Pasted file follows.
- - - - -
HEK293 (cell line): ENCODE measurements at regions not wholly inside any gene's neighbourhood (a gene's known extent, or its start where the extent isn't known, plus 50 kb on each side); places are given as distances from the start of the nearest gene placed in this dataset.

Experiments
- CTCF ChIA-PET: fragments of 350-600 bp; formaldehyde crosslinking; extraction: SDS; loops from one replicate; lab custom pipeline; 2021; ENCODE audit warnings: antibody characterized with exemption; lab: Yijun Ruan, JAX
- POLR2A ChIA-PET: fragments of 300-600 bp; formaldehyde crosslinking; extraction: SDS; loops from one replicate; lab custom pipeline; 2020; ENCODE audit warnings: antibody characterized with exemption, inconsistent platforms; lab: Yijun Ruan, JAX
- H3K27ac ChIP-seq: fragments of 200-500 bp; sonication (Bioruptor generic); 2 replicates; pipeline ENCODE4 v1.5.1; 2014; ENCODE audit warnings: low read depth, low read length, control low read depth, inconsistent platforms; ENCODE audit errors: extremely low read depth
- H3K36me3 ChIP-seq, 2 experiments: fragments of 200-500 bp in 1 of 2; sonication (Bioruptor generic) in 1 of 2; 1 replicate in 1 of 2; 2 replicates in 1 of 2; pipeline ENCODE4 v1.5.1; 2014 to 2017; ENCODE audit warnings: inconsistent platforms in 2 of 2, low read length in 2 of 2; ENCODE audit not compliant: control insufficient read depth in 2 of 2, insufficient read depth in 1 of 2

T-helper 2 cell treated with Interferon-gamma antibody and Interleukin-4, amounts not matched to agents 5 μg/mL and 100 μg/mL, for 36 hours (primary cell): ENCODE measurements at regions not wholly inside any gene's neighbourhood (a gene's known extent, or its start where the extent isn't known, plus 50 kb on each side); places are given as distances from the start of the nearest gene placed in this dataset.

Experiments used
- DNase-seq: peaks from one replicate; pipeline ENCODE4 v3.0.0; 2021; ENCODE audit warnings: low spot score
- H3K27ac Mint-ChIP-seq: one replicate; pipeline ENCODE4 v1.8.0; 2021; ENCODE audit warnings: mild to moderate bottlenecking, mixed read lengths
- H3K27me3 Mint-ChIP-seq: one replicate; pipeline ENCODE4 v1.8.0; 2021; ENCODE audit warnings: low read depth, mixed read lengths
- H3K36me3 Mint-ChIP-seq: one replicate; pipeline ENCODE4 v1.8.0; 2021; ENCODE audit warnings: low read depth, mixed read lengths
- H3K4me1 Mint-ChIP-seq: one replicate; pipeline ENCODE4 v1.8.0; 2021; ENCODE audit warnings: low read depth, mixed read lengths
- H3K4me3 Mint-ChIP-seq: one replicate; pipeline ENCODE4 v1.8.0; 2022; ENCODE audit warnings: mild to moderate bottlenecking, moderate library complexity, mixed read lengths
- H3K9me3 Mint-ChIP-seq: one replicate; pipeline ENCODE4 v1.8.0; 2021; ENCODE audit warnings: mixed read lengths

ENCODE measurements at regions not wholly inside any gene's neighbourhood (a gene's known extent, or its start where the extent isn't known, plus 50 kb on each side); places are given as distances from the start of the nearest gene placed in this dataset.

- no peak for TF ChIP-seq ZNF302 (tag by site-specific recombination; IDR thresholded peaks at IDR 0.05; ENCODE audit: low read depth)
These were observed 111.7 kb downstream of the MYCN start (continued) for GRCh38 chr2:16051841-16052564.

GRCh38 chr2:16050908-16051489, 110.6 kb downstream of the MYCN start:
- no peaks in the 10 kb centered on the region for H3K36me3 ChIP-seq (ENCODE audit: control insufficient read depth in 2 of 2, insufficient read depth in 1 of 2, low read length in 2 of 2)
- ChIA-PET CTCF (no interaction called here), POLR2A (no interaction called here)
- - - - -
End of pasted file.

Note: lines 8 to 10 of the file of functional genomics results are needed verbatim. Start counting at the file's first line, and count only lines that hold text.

Experiments used
- DNase-seq: peaks from one replicate; pipeline ENCODE4 v3.0.0; 2021; ENCODE audit warnings: low spot score
- H3K27ac Mint-ChIP-seq: one replicate; pipeline ENCODE4 v1.8.0; 2021; ENCODE audit warnings: mild to moderate bottlenecking, mixed read lengths